, ComicBook.com had checked in with a number of small comics retailers in Upstate New York to discuss the impact of DC Entertainment's New 52 announcement, and the decision to simultaneously release digital and hard copies of the publisher's entire superhero line.
The end of the year seemed like an opportunity to look back on DC's New 52 initiative, we talked to Jeff Watkins, the owner of Syracuse's Cloud City Comics & Toys. Watkins had some very harsh words for DC and other members of the retailer community who were supporting digital day-and-date back when the idea was first announced, and even in September when the books started rolling into shops. After he'd had some time to adjust to the changes, though, he was a little more measured in his criticism.
“I don't think [comics retailers] should be moving toward digital,” Watkins said in a phone interview in November. “I think we should resist that, but I'm not as upset by the DC initiative as I once was.” He explained that while he had expected day-and-date to take a bite out of his foot traffic, the excitement over DC's bestselling event had the opposite effect.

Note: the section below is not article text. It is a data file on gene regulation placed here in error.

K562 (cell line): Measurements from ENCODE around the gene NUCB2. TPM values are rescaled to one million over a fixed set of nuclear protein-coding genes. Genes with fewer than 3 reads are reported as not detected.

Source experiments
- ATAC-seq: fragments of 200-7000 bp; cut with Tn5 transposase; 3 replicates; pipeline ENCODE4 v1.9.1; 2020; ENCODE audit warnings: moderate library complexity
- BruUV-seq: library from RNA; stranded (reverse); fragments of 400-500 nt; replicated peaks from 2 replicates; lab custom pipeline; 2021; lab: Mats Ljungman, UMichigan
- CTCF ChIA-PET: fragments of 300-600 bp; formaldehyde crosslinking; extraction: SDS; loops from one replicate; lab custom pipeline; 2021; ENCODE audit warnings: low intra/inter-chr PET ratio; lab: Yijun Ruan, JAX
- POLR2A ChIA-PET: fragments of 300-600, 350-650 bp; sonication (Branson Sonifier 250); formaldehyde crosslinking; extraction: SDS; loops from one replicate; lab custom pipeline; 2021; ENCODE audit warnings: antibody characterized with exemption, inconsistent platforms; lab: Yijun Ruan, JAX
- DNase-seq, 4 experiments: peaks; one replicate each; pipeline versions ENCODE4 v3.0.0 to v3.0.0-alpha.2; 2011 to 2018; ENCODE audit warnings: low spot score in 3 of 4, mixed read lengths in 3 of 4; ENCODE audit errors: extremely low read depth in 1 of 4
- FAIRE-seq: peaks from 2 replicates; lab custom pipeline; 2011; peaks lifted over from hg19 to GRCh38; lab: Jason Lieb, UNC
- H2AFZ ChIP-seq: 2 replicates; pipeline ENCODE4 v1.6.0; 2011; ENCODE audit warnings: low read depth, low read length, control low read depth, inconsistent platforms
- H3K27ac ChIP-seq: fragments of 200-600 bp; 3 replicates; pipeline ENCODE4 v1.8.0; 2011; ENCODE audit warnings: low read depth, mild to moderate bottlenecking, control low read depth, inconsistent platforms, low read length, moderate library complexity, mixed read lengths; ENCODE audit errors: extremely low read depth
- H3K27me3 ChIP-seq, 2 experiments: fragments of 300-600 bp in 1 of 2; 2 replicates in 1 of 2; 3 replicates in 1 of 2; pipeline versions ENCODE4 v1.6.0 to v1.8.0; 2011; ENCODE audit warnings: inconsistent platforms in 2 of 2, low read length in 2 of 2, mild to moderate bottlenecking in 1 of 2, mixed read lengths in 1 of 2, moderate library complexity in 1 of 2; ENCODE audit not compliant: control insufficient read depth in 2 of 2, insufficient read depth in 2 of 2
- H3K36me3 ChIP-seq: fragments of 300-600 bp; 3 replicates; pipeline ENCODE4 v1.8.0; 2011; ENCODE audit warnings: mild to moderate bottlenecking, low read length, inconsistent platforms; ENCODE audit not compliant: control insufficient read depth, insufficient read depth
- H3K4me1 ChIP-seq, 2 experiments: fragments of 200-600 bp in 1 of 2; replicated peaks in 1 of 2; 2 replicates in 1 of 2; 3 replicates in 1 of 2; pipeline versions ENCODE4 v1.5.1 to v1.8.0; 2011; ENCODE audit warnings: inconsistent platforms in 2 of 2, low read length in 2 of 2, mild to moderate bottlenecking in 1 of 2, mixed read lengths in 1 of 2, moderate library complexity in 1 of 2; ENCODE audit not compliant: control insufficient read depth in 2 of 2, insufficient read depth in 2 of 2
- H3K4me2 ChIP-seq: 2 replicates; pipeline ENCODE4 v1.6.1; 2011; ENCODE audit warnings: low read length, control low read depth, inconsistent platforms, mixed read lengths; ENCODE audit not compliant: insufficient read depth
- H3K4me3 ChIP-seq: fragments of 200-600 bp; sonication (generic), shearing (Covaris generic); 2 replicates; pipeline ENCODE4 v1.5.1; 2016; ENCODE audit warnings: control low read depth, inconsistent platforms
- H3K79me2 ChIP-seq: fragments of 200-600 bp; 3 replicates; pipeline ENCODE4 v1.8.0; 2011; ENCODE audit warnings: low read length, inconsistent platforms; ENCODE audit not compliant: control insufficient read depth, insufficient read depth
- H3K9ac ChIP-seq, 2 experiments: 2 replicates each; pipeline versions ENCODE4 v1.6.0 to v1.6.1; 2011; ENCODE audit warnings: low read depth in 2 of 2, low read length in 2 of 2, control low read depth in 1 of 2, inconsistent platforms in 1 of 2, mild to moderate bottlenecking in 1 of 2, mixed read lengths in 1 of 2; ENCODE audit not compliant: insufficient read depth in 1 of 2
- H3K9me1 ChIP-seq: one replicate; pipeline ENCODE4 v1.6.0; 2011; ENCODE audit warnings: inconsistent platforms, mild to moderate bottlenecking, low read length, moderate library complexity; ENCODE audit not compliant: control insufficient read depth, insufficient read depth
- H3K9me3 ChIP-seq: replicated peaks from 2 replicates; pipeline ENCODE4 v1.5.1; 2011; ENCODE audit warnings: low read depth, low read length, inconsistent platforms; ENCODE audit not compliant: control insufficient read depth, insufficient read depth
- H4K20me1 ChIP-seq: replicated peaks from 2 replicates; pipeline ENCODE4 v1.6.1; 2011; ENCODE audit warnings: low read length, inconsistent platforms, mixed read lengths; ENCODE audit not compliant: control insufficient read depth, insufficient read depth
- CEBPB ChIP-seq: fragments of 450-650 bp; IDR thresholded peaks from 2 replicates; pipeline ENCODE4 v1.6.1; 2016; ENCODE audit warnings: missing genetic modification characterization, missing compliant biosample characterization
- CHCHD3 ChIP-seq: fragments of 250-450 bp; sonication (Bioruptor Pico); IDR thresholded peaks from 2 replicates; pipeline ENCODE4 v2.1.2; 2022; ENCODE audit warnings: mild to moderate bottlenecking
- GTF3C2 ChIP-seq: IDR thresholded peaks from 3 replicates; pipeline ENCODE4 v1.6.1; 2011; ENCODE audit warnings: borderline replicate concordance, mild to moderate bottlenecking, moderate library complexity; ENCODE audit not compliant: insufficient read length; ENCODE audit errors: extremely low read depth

“I'm seeing very few people moving toward digital,” the retailer explained. “People reading comics, want comics. I've previously and publicly chastised DC but with hindsight being 20/20 I've got nothing but applause for what DC is doing.” He also suggested that since the September launch of the New 52, he's seen an influx of new customers into his brick-and-mortar store, which is in a small mall just outside the city of Syracuse, and that most of the new readers don't read comics digitally with any more frequency than his longtime customers do.